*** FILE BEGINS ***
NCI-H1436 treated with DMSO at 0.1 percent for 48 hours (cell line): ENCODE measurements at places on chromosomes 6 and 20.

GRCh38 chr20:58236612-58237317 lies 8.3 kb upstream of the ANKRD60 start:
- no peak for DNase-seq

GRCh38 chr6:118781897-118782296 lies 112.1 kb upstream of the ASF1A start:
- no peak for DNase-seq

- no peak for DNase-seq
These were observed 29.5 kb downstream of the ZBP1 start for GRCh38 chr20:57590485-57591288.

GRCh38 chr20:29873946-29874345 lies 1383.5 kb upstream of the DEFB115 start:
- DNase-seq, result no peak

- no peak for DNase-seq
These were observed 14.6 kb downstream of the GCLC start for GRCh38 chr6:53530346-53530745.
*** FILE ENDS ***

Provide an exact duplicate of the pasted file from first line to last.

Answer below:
NCI-H1436 treated with DMSO at 0.1 percent for 48 hours (cell line): ENCODE measurements at places on chromosomes 6 and 20.

GRCh38 chr20:58236612-58237317 lies 8.3 kb upstream of the ANKRD60 start:
- no peak for DNase-seq

GRCh38 chr6:118781897-118782296 lies 112.1 kb upstream of the ASF1A start:
- no peak for DNase-seq

- no peak for DNase-seq
These were observed 29.5 kb downstream of the ZBP1 start for GRCh38 chr20:57590485-57591288.

GRCh38 chr20:29873946-29874345 lies 1383.5 kb upstream of the DEFB115 start:
- DNase-seq, result no peak

- no peak for DNase-seq
These were observed 14.6 kb downstream of the GCLC start for GRCh38 chr6:53530346-53530745.